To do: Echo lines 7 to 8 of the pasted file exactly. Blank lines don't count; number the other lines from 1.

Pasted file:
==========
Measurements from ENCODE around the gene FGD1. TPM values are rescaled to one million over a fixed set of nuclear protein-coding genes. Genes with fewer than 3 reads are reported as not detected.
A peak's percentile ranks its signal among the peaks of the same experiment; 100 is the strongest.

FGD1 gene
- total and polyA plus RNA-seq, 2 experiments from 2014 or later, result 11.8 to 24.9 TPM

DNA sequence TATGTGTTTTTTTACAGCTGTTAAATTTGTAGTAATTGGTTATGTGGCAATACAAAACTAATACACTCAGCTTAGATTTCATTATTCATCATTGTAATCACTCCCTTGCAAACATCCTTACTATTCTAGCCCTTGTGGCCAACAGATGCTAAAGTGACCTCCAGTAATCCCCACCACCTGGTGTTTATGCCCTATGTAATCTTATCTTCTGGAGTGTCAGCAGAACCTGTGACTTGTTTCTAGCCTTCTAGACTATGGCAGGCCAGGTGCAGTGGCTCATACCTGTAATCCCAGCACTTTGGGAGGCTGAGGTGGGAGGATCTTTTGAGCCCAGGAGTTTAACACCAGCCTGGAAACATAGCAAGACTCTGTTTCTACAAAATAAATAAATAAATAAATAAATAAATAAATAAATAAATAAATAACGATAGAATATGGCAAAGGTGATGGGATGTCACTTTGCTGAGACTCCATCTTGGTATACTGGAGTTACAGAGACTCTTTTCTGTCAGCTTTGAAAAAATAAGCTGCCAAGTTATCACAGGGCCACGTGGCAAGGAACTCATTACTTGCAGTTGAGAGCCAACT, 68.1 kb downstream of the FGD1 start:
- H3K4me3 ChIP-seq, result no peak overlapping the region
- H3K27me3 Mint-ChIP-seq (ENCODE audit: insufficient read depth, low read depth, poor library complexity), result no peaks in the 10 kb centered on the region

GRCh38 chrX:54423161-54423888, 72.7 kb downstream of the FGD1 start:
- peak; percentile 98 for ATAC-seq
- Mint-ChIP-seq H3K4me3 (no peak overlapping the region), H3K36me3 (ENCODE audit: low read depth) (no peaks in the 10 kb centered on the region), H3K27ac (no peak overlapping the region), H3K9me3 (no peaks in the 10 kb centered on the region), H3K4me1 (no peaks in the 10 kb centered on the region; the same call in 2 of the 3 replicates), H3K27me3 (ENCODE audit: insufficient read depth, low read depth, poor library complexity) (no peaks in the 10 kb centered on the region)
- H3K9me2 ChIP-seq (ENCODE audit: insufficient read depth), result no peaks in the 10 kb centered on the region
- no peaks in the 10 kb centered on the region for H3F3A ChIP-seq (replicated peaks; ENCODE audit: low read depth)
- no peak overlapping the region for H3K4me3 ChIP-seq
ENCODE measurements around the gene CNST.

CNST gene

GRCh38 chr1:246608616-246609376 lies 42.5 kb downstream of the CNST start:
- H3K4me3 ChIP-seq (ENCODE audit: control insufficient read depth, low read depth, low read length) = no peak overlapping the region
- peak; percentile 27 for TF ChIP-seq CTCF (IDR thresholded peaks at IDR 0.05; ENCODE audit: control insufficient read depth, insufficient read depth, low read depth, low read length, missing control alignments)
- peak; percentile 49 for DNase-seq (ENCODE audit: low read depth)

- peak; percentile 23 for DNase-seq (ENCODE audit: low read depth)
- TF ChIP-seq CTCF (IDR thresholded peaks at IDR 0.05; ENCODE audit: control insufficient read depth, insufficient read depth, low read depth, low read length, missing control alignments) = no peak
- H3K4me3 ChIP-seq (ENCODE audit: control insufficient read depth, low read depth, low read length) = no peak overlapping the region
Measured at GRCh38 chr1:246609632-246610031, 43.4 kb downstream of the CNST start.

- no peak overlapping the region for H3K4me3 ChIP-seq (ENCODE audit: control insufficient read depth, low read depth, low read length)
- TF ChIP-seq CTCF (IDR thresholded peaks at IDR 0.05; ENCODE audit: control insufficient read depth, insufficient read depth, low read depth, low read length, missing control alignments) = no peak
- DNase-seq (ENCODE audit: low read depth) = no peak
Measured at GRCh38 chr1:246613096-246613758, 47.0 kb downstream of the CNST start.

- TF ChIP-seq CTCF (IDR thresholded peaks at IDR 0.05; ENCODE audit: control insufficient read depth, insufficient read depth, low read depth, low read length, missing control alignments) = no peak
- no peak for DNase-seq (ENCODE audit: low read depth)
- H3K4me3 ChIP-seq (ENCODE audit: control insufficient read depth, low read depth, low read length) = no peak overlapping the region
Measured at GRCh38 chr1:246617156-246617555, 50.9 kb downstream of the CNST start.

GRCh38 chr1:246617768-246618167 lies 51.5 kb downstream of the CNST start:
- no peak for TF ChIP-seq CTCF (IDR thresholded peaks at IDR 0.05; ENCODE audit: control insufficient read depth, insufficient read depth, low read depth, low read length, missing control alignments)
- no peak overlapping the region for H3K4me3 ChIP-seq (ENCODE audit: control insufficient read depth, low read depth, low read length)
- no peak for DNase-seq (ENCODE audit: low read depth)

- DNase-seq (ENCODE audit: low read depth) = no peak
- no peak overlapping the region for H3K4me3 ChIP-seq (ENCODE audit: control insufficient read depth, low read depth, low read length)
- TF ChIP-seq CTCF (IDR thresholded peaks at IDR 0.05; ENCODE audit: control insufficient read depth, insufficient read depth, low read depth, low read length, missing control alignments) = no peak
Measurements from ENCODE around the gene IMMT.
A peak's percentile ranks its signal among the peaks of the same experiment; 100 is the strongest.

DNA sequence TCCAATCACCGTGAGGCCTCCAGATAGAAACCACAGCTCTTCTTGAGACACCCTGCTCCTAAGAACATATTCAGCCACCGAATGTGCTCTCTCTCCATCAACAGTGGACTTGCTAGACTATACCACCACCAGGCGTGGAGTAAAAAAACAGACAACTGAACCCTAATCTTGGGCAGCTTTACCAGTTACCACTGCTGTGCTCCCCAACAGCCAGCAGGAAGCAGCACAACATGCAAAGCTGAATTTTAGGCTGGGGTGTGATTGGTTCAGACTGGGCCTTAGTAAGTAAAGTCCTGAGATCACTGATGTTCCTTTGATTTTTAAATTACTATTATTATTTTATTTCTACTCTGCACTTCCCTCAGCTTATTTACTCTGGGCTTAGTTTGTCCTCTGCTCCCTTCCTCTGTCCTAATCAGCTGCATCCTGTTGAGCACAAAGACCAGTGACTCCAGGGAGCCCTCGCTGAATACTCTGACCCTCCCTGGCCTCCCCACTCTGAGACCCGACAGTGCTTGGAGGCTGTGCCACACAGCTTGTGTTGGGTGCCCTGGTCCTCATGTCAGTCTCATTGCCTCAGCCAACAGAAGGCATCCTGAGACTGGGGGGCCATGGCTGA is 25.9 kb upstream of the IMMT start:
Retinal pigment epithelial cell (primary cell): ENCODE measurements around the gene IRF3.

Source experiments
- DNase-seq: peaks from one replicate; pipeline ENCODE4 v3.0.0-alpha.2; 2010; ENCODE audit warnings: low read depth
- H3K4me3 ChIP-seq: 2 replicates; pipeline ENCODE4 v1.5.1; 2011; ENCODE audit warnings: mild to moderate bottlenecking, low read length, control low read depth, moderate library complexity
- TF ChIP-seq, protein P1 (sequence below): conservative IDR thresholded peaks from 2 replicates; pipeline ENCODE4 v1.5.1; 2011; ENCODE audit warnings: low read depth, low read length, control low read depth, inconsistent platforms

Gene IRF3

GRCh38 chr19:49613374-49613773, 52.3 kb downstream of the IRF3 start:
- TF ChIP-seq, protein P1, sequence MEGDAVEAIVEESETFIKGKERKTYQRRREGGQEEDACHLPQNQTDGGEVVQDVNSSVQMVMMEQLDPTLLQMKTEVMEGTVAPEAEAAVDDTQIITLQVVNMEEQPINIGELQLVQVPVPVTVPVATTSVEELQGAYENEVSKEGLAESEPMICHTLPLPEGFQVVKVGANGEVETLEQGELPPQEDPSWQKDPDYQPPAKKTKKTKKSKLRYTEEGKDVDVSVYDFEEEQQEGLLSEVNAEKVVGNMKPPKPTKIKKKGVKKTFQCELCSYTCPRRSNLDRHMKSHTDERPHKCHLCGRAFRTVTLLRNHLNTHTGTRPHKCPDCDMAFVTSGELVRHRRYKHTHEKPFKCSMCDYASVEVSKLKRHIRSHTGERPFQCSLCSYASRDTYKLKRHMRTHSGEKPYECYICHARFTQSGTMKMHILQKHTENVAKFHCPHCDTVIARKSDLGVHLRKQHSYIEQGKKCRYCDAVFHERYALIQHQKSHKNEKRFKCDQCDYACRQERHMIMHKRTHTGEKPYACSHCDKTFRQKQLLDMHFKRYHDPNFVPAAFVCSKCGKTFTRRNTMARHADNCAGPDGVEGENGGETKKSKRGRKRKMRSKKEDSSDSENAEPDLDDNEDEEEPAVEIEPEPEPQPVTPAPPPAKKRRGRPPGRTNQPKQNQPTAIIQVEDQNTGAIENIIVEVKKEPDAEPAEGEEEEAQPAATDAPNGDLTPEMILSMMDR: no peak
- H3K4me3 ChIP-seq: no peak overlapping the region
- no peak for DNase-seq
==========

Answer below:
- H3K27me3 Mint-ChIP-seq (ENCODE audit: insufficient read depth, low read depth, poor library complexity), result no peaks in the 10 kb centered on the region

GRCh38 chrX:54423161-54423888, 72.7 kb downstream of the FGD1 start: